Deepwater Petroleum Exploration and Production 2nd Edition
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Deepwater Petroleum Exploration and Production 2nd Edition

Deepwater Petroleum Exploration and Production a Nontechnical Guide 2nd Edition by William L. Leffler, Richard Pattarozzi, and Gordon Sterling | PDF Free Download.

Deepwater Petroleum Contents

  • Chapter 1—A Century Getting Ready
  • Chapter 2—Letting Go of the Past
  • Chapter 3—Geology and Geophysics
  • Chapter 4—Exploring the Deepwater
  • Chapter 5—Drilling Rigs
  • Chapter 6—Drilling and Completing the Well
  • Chapter 7—Development Systems
  • Chapter 8—Fixed Structures 
  • Chapter 9—Floating Productions Systems
  • Chapter 10—Subsea Systems
  • Chapter 11—Topsides
  • Chapter 12—Pipelines, Flowlines, and Risers
  • Chapter 13—Offshore Support Vessels
  • Chapter 14—Technology and the Third Wave

Foreword to Deepwater Petroleum Exploration and Production PDF

We needed to hurry up and write this second edition. As with any foray into a new frontier, history and innovation have been happening almost every day since our first edition’s publication date.

As in the first edition, our first two chapters bring you from the first geologic toe-in-the-water in California more than 100 years ago to stepping off the Outer Continental Shelf of the Gulf of Mexico into thousands of feet of water, as well as the plunge into the Campos Basin off the coast of Brazil.

That journey is just the prelude to understanding the present and even future deepwater operations. To complete the setting, this edition adds a new complete chapter on geology and geophysics.

To pull this off, we asked four accomplished scientists in the field, Stephen Sears, Fred Keller, Tim Garfield, and Mike Forrest, all with decades of experience with large exploration and production (E&P) organizations, to contribute chapter 3.

The processes for exploring, developing, and producing petroleum in the deepwater are about the same as for the shelf or, really, the onshore. From the outside, just four steps take place—explore, appraise, develop, and produce.

From the inside, each of these processes takes many more steps, depending on how closely we look. And we look closer in chapters 4 through 13, even more closely than in the first edition. We examine in detail the engineering and scientific schemes that companies use in the deepwater, dealing especially with how they differ from shallower operations and the onshore.

We have added other new chapters on the drilling rigs and service vessels used in the deepwater. A theme underlies this book: how the upstream industry and companies learned their way into the deepwater. The first two chapters almost dwell on it.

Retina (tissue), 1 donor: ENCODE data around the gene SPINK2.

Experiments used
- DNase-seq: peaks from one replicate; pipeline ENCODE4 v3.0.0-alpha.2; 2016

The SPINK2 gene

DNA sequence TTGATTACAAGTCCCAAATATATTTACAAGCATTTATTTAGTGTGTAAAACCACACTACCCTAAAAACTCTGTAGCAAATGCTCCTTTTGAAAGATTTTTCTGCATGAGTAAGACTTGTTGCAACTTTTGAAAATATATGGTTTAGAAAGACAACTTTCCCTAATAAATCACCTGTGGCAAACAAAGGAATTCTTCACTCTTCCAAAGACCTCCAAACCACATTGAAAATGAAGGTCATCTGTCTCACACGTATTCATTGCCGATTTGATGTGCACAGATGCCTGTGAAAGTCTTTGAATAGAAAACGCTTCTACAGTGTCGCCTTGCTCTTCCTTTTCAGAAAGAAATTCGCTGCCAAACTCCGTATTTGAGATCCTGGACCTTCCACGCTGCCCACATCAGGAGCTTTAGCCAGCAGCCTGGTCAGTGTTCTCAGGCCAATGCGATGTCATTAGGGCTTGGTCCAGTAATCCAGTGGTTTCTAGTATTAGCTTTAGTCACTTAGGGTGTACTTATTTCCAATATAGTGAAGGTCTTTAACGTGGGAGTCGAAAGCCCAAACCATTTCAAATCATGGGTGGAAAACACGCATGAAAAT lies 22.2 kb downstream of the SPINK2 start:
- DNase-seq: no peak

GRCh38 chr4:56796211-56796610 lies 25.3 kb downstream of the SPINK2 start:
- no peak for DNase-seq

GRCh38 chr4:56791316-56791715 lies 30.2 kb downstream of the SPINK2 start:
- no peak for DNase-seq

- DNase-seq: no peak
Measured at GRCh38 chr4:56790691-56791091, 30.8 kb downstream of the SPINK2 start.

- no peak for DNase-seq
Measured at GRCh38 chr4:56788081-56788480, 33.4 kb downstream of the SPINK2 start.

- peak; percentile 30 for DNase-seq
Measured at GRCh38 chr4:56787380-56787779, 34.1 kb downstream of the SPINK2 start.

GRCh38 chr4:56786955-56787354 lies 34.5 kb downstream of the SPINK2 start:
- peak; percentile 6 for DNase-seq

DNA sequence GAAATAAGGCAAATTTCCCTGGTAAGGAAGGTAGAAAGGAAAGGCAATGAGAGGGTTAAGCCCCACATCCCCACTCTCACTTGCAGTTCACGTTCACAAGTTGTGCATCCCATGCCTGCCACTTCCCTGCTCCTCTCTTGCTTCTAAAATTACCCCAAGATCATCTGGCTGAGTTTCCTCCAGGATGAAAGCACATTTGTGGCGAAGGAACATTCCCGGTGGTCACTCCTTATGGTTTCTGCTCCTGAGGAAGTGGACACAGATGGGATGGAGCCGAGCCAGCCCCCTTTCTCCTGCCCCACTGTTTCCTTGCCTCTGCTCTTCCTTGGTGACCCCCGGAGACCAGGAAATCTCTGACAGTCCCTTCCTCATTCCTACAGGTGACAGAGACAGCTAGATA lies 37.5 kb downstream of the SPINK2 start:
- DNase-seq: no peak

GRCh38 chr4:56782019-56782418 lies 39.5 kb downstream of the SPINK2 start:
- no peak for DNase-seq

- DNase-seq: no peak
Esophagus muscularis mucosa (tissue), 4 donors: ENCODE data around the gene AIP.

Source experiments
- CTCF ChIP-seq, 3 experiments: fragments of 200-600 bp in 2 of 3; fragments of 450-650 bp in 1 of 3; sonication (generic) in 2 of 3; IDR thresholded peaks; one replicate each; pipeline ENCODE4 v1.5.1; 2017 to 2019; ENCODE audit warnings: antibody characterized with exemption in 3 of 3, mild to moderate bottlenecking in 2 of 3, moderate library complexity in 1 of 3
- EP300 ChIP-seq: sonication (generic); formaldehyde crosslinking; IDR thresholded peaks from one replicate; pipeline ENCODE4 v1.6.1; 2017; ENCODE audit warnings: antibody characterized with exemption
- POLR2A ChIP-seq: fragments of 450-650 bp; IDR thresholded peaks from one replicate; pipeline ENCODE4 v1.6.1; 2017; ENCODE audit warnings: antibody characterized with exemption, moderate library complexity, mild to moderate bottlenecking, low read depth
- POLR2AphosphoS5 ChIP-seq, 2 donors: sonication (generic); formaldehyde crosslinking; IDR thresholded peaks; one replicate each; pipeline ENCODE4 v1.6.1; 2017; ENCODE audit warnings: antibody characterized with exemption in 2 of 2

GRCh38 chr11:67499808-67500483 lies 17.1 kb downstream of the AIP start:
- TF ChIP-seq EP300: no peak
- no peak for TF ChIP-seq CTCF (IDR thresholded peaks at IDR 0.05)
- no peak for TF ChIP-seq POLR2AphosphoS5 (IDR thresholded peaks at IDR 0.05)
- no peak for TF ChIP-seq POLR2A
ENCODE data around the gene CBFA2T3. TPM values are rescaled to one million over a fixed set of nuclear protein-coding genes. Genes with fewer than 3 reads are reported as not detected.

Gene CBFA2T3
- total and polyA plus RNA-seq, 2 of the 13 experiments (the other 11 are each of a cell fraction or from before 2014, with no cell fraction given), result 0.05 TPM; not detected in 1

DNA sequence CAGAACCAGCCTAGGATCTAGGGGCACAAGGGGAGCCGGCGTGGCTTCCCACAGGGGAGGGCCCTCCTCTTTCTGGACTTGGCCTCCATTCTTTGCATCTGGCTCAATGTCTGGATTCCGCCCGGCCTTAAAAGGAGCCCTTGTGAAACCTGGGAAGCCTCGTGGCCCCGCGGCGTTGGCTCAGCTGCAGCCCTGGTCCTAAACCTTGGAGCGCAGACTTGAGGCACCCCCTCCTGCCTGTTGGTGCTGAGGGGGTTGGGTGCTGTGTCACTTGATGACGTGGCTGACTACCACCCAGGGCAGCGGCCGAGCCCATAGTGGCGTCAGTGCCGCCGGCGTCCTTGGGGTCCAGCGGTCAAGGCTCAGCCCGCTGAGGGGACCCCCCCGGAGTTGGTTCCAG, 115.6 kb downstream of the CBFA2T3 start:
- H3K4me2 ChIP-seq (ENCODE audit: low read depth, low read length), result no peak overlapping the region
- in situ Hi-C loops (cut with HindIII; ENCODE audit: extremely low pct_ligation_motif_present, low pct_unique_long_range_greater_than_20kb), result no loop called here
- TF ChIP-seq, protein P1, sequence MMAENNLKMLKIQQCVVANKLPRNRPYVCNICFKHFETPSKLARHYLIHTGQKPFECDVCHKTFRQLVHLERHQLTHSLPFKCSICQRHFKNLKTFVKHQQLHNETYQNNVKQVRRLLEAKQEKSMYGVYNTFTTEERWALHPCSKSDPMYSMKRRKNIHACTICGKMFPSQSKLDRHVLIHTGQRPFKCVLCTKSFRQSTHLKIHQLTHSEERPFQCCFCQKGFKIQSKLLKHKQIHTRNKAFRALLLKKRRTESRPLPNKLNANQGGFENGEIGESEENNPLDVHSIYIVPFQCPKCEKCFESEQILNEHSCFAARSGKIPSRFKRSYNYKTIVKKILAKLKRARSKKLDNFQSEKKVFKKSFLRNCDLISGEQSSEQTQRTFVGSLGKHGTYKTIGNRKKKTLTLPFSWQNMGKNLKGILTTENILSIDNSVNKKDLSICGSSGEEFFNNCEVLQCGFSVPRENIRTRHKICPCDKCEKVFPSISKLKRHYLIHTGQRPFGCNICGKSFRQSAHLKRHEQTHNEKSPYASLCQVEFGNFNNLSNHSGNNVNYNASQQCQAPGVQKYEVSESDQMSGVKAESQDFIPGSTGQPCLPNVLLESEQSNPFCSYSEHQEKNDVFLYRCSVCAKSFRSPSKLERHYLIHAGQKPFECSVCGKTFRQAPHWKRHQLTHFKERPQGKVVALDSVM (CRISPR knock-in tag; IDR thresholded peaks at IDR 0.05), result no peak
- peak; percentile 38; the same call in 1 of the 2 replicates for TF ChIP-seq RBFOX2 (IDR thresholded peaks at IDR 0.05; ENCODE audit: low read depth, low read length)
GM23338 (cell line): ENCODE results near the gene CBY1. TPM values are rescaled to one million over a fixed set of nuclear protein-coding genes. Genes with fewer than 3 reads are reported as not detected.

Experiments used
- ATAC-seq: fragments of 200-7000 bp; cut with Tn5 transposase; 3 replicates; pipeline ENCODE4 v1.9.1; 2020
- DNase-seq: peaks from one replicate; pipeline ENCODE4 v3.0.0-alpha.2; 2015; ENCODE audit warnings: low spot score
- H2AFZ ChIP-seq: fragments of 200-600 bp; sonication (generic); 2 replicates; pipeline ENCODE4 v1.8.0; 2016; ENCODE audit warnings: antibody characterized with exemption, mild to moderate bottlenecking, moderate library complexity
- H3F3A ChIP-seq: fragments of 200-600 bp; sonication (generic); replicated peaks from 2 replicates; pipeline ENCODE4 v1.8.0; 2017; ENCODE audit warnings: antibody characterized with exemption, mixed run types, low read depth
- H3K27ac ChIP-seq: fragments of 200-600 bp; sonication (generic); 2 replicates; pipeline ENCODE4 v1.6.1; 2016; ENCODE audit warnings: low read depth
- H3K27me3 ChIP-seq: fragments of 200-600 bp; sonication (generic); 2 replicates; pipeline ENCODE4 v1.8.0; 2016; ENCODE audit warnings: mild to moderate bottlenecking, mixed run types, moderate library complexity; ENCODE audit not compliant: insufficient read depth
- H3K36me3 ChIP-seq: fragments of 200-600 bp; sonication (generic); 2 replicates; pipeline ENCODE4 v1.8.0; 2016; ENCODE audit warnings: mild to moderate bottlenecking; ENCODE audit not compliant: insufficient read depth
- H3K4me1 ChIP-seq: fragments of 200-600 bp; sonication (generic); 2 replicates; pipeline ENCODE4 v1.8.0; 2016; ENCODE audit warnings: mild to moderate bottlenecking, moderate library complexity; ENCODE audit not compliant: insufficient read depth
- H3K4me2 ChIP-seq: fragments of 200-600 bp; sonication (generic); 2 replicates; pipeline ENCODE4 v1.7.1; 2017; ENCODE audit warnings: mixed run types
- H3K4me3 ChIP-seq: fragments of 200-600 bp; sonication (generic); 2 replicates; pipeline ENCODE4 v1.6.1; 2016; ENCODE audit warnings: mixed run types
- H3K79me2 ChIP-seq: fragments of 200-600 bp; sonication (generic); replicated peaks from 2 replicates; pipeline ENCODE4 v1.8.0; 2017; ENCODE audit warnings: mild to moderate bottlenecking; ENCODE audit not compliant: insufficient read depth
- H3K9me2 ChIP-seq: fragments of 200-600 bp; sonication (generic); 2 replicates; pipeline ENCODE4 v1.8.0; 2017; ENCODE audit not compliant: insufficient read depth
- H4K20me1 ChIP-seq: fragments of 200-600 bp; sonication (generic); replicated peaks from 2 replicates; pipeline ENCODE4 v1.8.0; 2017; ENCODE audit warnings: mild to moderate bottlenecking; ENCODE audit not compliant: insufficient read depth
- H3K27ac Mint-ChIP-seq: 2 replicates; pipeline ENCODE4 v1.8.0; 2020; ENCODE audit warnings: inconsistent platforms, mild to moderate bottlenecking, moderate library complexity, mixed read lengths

At the end of chapters 4, 5, 10, 11, and 13, case studies of prominent companies show how they climbed their own learning curves to success. Chapter 14 finishes off the theme by dubbing deepwater the “third wave.”

We assumed something about your knowledge of E&P operations— onshore and offshore. Because you bought this book, which has the word “non-technical” in the title, we treat each subject as if you have but a modicum of background.

You should find almost everything easy to understand. If you need more depth, our publisher, PennWell, has a few other books, such as Raymond and Leffler’s Oil and Gas Production in Nontechnical Language and Norm Hyne’s Nontechnical Guide to Petroleum Geology, Exploration, Drilling, and Production to help you out.

This book is a collaborative effort of three industry veterans with more than 125 years of experience in the industry.

Despite that exhaustive and exhausting record, we needed the invaluable input from a throng of other industry experts and former colleagues.

We have to recognize some of the many we consulted: Howard Shatto, Bruce Collipp, Mike Forrest, Jim Day, Dick Frisbie, John Huff, Ken Arnold, Doug Peart, George Rodenbusch, Alex van den Berg, Don Jacobsen, Harold Bross, Susan Lorimer, Jim Seaver, Bob Helmkamp, Franz Kopp, Dean Taylor, Mike Talbot, Joe Netherland, Bradley Beitler, Ken Drupal, Rich Smith

And Paul Wing. Without their help, we could not have satisfied our own standards for a quality product. Still, we interpreted all they said and are therefore responsible for the way we presented it.

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